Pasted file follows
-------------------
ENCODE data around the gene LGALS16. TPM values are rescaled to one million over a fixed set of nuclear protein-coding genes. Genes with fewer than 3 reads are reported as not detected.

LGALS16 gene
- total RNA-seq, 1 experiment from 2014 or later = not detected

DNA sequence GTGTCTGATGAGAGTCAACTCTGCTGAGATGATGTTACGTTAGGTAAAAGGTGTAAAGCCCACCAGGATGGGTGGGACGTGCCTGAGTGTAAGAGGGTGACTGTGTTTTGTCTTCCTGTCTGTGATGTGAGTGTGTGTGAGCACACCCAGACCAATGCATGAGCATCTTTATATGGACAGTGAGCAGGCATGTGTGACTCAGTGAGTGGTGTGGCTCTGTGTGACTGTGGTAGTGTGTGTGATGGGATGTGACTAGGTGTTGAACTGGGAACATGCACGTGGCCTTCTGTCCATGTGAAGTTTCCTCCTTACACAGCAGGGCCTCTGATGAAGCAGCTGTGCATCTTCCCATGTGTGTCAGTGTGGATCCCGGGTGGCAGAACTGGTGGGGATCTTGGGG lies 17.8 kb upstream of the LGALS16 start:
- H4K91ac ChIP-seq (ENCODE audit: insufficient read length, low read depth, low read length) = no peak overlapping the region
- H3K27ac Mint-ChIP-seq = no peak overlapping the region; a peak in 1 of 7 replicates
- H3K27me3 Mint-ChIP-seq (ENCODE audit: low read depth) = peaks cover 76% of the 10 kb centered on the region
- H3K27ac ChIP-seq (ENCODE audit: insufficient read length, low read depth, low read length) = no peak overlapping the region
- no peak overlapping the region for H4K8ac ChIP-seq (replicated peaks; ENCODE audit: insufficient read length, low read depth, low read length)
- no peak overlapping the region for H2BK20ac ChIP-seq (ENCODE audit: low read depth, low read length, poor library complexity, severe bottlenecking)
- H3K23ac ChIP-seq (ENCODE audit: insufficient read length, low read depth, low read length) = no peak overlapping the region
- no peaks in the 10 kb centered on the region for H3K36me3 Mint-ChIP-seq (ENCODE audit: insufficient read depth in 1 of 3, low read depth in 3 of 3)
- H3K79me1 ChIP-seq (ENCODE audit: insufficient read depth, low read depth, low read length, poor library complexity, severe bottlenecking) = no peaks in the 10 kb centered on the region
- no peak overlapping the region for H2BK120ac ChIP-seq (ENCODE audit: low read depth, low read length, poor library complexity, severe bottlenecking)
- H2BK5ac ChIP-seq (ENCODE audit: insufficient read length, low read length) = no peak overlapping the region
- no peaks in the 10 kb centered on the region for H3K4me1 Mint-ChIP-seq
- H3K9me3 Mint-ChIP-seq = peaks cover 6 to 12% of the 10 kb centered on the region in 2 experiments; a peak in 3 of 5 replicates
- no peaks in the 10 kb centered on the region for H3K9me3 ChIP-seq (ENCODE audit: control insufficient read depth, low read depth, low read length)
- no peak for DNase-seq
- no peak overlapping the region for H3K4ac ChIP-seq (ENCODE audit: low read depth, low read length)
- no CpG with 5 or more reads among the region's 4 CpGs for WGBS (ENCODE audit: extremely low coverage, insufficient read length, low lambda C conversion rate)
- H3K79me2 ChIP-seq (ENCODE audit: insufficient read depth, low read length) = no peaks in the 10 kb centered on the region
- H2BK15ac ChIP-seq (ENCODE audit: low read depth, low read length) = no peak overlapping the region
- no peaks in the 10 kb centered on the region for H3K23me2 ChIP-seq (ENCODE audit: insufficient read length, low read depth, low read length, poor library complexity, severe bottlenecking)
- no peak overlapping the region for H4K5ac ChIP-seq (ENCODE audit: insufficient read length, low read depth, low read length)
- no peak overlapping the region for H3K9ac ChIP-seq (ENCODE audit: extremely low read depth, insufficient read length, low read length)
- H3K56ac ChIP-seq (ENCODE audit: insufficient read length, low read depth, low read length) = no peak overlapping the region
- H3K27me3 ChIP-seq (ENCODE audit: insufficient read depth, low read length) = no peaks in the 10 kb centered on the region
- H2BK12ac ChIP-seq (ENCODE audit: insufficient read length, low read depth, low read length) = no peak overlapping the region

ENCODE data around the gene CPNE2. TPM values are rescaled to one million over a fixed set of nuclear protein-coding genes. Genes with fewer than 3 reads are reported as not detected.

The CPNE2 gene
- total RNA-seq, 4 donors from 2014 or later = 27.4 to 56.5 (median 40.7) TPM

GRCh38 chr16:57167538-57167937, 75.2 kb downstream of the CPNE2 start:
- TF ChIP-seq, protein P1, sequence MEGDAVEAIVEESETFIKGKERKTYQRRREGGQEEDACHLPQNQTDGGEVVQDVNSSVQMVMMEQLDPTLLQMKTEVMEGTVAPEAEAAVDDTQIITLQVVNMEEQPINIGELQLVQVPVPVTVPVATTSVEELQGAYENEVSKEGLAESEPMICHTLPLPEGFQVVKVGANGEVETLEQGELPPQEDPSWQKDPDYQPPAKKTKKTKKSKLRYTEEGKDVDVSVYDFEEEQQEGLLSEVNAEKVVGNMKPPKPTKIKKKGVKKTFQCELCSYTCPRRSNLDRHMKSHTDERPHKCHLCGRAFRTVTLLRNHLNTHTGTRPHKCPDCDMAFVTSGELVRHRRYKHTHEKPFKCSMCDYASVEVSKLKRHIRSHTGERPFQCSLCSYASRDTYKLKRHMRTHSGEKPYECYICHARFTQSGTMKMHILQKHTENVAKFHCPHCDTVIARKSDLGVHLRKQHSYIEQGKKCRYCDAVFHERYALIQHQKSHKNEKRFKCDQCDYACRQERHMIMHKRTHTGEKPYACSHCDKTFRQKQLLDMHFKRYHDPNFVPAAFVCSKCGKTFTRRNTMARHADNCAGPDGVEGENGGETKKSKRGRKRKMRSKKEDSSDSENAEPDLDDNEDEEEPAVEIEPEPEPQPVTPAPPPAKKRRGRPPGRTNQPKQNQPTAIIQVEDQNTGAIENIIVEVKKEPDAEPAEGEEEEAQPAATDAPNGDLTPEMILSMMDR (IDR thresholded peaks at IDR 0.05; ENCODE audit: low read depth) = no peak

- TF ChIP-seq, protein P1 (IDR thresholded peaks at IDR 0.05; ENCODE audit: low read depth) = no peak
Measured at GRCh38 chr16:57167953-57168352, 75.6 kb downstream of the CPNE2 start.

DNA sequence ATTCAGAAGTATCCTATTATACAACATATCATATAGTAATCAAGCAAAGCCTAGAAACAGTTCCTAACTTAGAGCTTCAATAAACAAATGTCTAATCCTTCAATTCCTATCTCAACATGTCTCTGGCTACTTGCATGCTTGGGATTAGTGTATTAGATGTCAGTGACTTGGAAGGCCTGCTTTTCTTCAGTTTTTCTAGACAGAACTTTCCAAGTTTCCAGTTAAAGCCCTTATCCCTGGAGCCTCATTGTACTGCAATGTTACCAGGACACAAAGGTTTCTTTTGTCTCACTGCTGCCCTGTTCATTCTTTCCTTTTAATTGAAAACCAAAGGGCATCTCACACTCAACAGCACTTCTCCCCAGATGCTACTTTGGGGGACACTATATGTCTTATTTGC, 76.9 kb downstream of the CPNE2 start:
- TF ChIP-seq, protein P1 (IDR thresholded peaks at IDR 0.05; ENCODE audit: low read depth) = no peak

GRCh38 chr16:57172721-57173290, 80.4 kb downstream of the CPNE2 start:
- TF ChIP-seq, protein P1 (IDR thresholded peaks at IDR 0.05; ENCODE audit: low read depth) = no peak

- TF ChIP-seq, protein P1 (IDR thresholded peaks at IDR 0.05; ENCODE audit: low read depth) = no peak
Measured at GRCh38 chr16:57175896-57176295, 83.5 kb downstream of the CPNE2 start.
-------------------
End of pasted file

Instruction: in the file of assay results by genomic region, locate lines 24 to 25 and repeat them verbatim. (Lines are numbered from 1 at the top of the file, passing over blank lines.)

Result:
- no peaks in the 10 kb centered on the region for H3K23me2 ChIP-seq (ENCODE audit: insufficient read length, low read depth, low read length, poor library complexity, severe bottlenecking)
- no peak overlapping the region for H4K5ac ChIP-seq (ENCODE audit: insufficient read length, low read depth, low read length)